Dismiss Notice
Join Physics Forums Today!
The friendliest, high quality science and math community on the planet! Everyone who loves science is here!

Homework Help: Projectile Motion

  1. Apr 24, 2008 #1
    1. The problem statement, all variables and given/known data


    2 kg projectile
    2 kg Counterweight
    Dropped from 1m
    45 Degree Angle
    9.8 m/s Gravitational Acceleration

    (For a catapult)

    2. Relevant equations

    My science teacher's equation was blatantly wrong in a number of ways, so I no longer have it.

    3. The attempt at a solution

    When I use his formula, not only does the velocity come out wrong, but the range is completely inaccurate, especially when the Gravitational Acceleration is altered. For example, changing the Gravitational Acceleration up or down seems to make the projectile go faster and farther, which makes no sense to me, since making it bigger should make it's distance less. Changing the Gravitational Acceleration to a negative number gives a negative answer which is wrong as well.

    What I need to know is a working formula that will calculate the velocity, range, and maximum height of a projectile fired with the given five values (Mass of Projectile, Mass of Counterweight, Height the counterweight is dropped, Gravitational Acceleration, and Angle of launch). I attempted to find an answer on the internet, but then got confused trying to piece together the different formulas to fit my needs. If I have the formula, I intend to figure out the answers to all the questions myself.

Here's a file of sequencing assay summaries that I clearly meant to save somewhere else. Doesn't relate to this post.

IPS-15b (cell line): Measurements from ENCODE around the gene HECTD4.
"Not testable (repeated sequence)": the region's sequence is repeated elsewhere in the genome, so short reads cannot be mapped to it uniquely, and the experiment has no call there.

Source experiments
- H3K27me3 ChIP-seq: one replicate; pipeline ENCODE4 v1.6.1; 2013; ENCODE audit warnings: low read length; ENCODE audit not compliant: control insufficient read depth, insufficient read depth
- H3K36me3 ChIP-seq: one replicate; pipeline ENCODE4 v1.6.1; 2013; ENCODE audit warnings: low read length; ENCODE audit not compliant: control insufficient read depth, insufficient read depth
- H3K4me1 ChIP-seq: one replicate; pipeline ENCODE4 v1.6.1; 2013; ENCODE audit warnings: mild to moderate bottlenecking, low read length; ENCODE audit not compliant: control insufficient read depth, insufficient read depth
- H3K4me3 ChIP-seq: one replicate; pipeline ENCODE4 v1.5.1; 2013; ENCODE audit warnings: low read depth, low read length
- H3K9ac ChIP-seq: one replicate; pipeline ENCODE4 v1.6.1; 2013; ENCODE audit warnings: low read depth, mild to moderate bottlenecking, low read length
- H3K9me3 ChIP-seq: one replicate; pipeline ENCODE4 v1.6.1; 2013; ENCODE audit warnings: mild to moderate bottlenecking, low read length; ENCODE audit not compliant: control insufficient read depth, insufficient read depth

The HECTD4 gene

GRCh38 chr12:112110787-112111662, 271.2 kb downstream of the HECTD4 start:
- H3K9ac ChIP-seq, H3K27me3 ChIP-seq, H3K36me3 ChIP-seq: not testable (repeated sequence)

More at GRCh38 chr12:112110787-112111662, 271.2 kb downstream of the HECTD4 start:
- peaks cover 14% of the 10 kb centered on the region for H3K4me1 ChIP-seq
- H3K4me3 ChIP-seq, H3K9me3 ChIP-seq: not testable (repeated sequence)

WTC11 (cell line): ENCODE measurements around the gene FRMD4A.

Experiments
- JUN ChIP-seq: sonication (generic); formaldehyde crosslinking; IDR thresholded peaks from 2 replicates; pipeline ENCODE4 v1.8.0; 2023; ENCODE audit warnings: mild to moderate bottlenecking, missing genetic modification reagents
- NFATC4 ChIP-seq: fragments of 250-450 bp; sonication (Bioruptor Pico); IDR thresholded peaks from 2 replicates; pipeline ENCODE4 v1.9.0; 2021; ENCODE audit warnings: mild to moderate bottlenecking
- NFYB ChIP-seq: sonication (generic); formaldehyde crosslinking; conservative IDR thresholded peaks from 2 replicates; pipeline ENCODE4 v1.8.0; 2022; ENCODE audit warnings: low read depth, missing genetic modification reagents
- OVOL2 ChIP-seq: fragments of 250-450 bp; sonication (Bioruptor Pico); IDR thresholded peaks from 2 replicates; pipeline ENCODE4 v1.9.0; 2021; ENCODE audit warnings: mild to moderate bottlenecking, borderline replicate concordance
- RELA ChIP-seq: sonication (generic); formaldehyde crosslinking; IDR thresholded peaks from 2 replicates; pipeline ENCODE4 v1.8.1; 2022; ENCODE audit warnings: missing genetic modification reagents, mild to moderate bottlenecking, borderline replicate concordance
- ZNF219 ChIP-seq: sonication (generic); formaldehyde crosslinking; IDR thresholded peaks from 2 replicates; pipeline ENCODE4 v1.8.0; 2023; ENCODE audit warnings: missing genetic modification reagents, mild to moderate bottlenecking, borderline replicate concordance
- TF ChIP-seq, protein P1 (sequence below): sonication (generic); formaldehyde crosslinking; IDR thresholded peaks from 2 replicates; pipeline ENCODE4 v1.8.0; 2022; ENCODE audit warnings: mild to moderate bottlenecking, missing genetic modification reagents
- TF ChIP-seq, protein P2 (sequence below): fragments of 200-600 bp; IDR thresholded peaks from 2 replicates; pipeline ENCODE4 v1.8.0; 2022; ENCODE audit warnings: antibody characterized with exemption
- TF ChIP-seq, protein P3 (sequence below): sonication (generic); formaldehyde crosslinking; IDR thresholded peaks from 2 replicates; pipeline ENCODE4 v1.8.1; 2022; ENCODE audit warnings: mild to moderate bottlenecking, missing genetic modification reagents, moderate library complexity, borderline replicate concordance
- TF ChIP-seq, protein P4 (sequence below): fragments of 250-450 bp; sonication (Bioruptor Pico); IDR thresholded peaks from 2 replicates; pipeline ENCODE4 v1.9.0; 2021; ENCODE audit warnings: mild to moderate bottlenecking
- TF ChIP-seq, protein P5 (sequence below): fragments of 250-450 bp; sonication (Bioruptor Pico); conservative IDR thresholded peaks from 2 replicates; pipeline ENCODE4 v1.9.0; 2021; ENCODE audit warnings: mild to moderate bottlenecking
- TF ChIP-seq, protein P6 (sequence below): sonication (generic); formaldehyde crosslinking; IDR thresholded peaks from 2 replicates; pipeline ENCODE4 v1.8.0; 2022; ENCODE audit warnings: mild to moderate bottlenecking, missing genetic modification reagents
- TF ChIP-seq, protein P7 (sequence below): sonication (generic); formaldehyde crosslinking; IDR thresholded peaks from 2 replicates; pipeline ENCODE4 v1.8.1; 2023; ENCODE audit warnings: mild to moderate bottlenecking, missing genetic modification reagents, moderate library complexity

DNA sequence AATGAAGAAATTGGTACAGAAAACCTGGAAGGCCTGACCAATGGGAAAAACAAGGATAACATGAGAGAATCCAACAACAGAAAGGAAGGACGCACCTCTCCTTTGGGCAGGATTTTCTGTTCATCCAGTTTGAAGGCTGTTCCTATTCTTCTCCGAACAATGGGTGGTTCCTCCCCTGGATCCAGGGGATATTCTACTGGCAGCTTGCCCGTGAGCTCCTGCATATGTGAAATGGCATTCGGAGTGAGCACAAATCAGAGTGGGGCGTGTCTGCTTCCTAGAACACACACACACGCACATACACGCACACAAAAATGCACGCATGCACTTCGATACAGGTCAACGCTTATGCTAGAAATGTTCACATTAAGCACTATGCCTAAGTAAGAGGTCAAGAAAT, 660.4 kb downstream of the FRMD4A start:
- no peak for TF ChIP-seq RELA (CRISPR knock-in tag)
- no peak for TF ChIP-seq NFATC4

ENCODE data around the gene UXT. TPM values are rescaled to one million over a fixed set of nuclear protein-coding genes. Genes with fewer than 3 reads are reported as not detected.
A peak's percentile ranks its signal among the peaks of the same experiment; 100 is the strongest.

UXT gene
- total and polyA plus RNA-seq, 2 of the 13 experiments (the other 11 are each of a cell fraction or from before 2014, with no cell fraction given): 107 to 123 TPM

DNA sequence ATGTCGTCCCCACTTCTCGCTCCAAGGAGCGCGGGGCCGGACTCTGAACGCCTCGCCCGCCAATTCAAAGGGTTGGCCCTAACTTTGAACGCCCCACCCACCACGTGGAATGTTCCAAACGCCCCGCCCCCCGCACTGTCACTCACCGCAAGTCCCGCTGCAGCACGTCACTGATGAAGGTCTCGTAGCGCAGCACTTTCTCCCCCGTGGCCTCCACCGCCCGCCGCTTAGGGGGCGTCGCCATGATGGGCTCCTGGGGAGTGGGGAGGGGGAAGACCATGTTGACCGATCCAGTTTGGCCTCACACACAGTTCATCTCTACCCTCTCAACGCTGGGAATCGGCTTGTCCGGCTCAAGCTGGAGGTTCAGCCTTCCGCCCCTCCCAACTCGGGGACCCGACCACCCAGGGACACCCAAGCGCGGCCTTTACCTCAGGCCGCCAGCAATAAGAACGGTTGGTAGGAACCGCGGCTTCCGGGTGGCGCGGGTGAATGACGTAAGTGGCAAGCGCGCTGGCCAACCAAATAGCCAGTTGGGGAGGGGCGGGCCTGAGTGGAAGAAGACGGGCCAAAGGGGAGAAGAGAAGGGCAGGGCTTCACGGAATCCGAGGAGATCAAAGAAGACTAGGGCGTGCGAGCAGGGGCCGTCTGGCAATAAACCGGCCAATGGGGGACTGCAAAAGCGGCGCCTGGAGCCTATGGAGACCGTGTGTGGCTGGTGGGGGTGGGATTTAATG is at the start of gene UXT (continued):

He isn't available for contact so I can't ask him for a working formula myself, and I can imagine how frustrated my classmates are. My friend asked me to tell him as soon as I get an answer.
    Last edited: Apr 24, 2008
  2. jcsd
  3. Apr 24, 2008 #2
    Please be more precise on your problem specification, its quite ambiguous.
  4. Apr 24, 2008 #3
    I need a formula which will calculate the initial velocity of the projectile (m/s), the range of the projectile (meters) and the maximum height the projectile will reach (meters) using the Mass of the Projectile and Counterweight (kg), the height from which the counterweight is dropped (meters), the Angle it was fired (degrees), and the Gravitational Acceleration (m/s).
    Last edited: Apr 24, 2008
  5. Apr 24, 2008 #4
    The only way to solve the situation with the given information is to use conservation of energy (which won't give a very accurate result).
    Assume that the potential energy of the counterweight is completely converted to kinetic energy of the projectile. Groovy?
Share this great discussion with others via Reddit, Google+, Twitter, or Facebook